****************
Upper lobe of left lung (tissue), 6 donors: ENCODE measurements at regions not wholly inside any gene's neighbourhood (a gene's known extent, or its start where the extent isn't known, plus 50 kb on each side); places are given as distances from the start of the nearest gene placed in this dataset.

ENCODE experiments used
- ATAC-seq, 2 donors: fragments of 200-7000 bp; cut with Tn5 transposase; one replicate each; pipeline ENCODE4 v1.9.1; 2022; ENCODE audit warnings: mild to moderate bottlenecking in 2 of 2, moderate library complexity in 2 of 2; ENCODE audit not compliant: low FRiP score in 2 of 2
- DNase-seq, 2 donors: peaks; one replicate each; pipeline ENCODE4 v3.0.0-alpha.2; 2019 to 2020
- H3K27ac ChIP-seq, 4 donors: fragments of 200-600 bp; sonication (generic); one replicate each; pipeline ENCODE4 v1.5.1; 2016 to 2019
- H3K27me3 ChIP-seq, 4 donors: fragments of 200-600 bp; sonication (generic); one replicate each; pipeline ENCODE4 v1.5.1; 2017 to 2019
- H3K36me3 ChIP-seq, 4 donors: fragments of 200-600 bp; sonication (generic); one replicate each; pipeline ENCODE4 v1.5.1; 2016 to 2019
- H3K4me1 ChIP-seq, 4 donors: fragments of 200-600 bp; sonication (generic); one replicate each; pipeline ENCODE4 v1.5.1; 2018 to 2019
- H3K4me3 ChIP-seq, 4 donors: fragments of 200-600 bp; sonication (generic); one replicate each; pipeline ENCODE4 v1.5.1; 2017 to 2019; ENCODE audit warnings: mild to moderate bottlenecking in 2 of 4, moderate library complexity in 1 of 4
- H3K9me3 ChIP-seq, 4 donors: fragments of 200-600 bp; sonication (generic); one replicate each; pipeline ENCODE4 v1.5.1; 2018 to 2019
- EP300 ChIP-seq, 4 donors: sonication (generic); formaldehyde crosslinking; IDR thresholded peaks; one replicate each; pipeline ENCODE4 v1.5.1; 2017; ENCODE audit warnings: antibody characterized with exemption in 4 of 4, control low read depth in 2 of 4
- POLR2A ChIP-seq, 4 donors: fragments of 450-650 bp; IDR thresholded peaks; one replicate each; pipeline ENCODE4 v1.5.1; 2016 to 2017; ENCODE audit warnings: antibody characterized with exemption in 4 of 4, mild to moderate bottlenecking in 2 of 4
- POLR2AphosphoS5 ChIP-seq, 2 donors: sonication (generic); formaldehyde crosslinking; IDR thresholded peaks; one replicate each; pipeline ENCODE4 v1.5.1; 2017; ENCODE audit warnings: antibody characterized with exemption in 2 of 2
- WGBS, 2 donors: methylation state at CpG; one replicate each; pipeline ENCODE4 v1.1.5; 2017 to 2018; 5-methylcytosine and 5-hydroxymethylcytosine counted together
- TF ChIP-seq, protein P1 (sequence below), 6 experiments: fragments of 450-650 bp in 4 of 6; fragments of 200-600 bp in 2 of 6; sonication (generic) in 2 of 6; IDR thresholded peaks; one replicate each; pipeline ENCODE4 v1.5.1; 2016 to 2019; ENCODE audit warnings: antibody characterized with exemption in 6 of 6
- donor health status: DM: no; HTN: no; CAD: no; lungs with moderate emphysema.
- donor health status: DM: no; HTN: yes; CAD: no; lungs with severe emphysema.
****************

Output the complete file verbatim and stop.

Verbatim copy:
Upper lobe of left lung (tissue), 6 donors: ENCODE measurements at regions not wholly inside any gene's neighbourhood (a gene's known extent, or its start where the extent isn't known, plus 50 kb on each side); places are given as distances from the start of the nearest gene placed in this dataset.

ENCODE experiments used
- ATAC-seq, 2 donors: fragments of 200-7000 bp; cut with Tn5 transposase; one replicate each; pipeline ENCODE4 v1.9.1; 2022; ENCODE audit warnings: mild to moderate bottlenecking in 2 of 2, moderate library complexity in 2 of 2; ENCODE audit not compliant: low FRiP score in 2 of 2
- DNase-seq, 2 donors: peaks; one replicate each; pipeline ENCODE4 v3.0.0-alpha.2; 2019 to 2020
- H3K27ac ChIP-seq, 4 donors: fragments of 200-600 bp; sonication (generic); one replicate each; pipeline ENCODE4 v1.5.1; 2016 to 2019
- H3K27me3 ChIP-seq, 4 donors: fragments of 200-600 bp; sonication (generic); one replicate each; pipeline ENCODE4 v1.5.1; 2017 to 2019
- H3K36me3 ChIP-seq, 4 donors: fragments of 200-600 bp; sonication (generic); one replicate each; pipeline ENCODE4 v1.5.1; 2016 to 2019
- H3K4me1 ChIP-seq, 4 donors: fragments of 200-600 bp; sonication (generic); one replicate each; pipeline ENCODE4 v1.5.1; 2018 to 2019
- H3K4me3 ChIP-seq, 4 donors: fragments of 200-600 bp; sonication (generic); one replicate each; pipeline ENCODE4 v1.5.1; 2017 to 2019; ENCODE audit warnings: mild to moderate bottlenecking in 2 of 4, moderate library complexity in 1 of 4
- H3K9me3 ChIP-seq, 4 donors: fragments of 200-600 bp; sonication (generic); one replicate each; pipeline ENCODE4 v1.5.1; 2018 to 2019
- EP300 ChIP-seq, 4 donors: sonication (generic); formaldehyde crosslinking; IDR thresholded peaks; one replicate each; pipeline ENCODE4 v1.5.1; 2017; ENCODE audit warnings: antibody characterized with exemption in 4 of 4, control low read depth in 2 of 4
- POLR2A ChIP-seq, 4 donors: fragments of 450-650 bp; IDR thresholded peaks; one replicate each; pipeline ENCODE4 v1.5.1; 2016 to 2017; ENCODE audit warnings: antibody characterized with exemption in 4 of 4, mild to moderate bottlenecking in 2 of 4
- POLR2AphosphoS5 ChIP-seq, 2 donors: sonication (generic); formaldehyde crosslinking; IDR thresholded peaks; one replicate each; pipeline ENCODE4 v1.5.1; 2017; ENCODE audit warnings: antibody characterized with exemption in 2 of 2
- WGBS, 2 donors: methylation state at CpG; one replicate each; pipeline ENCODE4 v1.1.5; 2017 to 2018; 5-methylcytosine and 5-hydroxymethylcytosine counted together
- TF ChIP-seq, protein P1 (sequence below), 6 experiments: fragments of 450-650 bp in 4 of 6; fragments of 200-600 bp in 2 of 6; sonication (generic) in 2 of 6; IDR thresholded peaks; one replicate each; pipeline ENCODE4 v1.5.1; 2016 to 2019; ENCODE audit warnings: antibody characterized with exemption in 6 of 6
- donor health status: DM: no; HTN: no; CAD: no; lungs with moderate emphysema.
- donor health status: DM: no; HTN: yes; CAD: no; lungs with severe emphysema.